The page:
The ground floor (600 sq.m.) is used for special exhibitions.
Regional natural history from the Paleozoic to the habitat of today (First floor)
Beginning in the stairwell and on the first floor, regional natural history is presented in large show cases and by other exhibits, starting with historic finds of the Permian (280-245 mio. years). Saurian footprints, numerous fossils, models and taxidermal exhibits lead you through evolution, a journey taking you from the Paleozoic to the habitats of today. Particular emphasis is given to regional evolutionary and climatic conditions.
A huge, life-sized mammoth surrounded by reconstructions and finds from the Ice Age is an interesting center piece of this section. Dioramas illustrating aqueous life during marine periods offer an impression of the region's appearance while flooded by the ocean.
Regional beech forests and their denizens, like wild boars, red and roe deer, foxes and a large variety of birds are presented in a huge diorama.
From the Landgrave‘s cabinet of curiosities to a modern museum of natural history (Second floor)
The exhibition contains the precious historic pieces of the Landgraves collection. They are embedded among panels showing the varied history of the collection and the building "Ottoneum" as well as the accompanied early history of the natural sciences in Kassel. The first room contains the oldest preserved pieces: hunting trophies.
Well protected against light in a small chamber you can find the 16th century Herbarium Ratzenberger, one of Europe’s oldest systematic collections of plants, assembled in 1556-1592. Another showcase presents the teeth of narwhales, attributed with magic powers in former times.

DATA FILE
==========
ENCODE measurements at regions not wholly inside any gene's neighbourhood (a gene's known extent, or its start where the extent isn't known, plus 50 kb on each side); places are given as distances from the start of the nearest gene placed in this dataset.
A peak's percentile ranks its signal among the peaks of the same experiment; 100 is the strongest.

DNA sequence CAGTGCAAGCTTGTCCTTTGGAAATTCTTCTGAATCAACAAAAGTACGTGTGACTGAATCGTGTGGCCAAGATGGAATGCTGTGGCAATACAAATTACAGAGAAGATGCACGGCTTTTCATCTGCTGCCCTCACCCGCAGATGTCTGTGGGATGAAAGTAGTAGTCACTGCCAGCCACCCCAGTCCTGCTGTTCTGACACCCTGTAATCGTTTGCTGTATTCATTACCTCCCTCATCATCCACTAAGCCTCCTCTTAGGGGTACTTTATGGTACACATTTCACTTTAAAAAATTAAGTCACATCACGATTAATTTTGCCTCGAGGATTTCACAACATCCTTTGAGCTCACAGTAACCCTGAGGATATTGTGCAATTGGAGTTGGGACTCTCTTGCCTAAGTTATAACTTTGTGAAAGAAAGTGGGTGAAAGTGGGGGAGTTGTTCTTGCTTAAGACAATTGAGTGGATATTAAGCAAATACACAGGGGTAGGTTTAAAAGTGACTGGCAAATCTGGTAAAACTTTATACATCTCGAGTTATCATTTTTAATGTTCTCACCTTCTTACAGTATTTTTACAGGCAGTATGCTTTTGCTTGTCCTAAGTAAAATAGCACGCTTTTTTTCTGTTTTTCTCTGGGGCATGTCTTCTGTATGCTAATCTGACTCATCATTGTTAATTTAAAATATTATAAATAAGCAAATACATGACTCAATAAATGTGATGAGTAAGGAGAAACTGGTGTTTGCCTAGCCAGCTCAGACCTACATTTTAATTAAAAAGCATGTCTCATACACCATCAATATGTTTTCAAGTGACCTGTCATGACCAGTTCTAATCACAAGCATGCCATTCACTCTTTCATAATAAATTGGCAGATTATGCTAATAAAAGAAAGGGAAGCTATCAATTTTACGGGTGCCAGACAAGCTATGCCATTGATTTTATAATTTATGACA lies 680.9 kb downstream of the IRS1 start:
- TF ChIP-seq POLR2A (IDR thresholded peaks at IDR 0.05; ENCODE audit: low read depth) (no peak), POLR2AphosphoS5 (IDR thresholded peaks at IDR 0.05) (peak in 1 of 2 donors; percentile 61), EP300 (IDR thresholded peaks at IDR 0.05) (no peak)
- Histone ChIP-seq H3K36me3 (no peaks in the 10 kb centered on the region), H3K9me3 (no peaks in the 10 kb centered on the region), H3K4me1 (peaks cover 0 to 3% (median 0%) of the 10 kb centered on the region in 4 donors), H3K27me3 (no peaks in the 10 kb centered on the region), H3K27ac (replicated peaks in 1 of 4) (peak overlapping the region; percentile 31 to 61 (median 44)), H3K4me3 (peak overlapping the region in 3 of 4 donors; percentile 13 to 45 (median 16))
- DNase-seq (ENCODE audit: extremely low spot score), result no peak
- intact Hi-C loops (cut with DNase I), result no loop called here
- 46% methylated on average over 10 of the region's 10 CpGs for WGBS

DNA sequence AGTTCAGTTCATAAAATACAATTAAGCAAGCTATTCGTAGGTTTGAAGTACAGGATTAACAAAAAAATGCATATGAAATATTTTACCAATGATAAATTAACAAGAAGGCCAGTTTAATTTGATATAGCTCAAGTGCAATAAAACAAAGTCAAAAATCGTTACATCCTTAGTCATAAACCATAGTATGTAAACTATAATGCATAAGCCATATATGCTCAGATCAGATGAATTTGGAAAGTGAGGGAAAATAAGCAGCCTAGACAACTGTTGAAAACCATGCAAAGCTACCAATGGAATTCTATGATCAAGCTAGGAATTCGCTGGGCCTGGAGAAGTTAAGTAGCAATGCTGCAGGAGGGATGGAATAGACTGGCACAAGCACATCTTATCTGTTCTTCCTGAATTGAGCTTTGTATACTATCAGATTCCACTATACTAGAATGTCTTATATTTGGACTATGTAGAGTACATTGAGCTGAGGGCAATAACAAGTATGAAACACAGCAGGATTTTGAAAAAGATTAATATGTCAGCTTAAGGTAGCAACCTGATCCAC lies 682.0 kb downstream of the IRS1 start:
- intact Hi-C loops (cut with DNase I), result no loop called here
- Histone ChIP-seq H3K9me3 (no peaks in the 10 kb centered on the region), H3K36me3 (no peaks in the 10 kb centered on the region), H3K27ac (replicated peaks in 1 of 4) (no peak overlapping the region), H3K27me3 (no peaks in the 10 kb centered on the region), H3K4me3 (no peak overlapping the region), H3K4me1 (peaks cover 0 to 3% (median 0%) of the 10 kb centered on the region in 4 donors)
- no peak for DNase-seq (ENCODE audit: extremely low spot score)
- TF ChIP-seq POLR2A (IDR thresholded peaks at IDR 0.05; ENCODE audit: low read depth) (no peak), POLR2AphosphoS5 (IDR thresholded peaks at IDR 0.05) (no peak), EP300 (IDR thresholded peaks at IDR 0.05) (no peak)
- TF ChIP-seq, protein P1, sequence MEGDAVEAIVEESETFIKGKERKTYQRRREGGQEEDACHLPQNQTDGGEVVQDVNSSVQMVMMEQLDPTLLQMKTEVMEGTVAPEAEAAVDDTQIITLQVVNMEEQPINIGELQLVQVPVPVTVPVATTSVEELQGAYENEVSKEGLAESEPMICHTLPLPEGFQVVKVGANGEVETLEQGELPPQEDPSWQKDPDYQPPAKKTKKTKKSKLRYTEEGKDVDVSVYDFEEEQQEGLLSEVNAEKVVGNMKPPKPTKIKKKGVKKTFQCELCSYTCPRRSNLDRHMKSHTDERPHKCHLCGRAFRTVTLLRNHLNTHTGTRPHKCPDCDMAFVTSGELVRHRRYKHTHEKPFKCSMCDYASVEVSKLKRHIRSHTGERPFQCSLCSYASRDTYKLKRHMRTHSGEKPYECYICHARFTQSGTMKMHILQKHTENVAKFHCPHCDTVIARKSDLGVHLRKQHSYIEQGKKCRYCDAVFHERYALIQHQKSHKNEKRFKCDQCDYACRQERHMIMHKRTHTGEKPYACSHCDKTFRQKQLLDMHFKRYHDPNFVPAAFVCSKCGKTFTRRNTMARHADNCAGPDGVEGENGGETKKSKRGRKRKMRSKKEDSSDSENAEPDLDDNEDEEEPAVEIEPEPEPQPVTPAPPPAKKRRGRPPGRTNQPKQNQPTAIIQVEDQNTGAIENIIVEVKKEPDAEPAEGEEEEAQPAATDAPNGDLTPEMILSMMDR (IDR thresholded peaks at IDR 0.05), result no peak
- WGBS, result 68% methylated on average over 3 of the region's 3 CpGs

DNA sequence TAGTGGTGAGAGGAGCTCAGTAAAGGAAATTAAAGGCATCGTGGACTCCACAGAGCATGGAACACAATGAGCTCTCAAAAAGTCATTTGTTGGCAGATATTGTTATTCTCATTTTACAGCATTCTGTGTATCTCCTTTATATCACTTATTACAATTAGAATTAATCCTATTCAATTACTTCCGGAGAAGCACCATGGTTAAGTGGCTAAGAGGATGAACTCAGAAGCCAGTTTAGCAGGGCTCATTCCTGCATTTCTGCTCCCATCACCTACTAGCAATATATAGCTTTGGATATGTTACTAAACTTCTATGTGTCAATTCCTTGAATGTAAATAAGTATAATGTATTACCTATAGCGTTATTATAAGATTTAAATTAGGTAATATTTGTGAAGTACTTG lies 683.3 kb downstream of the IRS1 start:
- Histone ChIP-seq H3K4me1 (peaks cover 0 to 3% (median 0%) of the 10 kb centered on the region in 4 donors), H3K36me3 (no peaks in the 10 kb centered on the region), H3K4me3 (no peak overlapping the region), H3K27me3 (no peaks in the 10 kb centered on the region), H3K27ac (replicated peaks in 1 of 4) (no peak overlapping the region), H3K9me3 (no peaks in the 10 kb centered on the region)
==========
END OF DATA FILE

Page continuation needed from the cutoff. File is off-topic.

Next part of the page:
The central room displays a reconstruction of an 18th century study room within the Ottoneum. Various ancient paintings and curiosities fill the walls and shelves. A nearby spacious chamber presents some preserved mummies of stillborn babies showing various malformations. They were objects for anatomical research and education in the early 18th Century.
The skeleton of the so called "Goethe Elephant" dominates the next room. In 1783 Johann Wolfgang von Goethe, the famous writer and scientist, lent the elephant skull to study it.
The probably biggest attraction is the hexagonal cabinet of the famous "Schildbach Wood-Library", encompassing 530 wooden volumes of different tree and shrub species. They were manufactured by Carl Schildbach, the Landgrave’s park administrator at the end of the 18th century. In 2012 the housing cabinet was new constructed as a documenta(13)-artwork by the US-American artist Mark Dion.
The nearby wooden cabinet with rock strata was a present of the copper-schist miners of the Richelsdorf area to Landgrave Friedrich II at the occasion of the opening of the Fridericianum in 1779. The last room presents the beginnings of the modern museum of natural history showing various animals as well as fossils.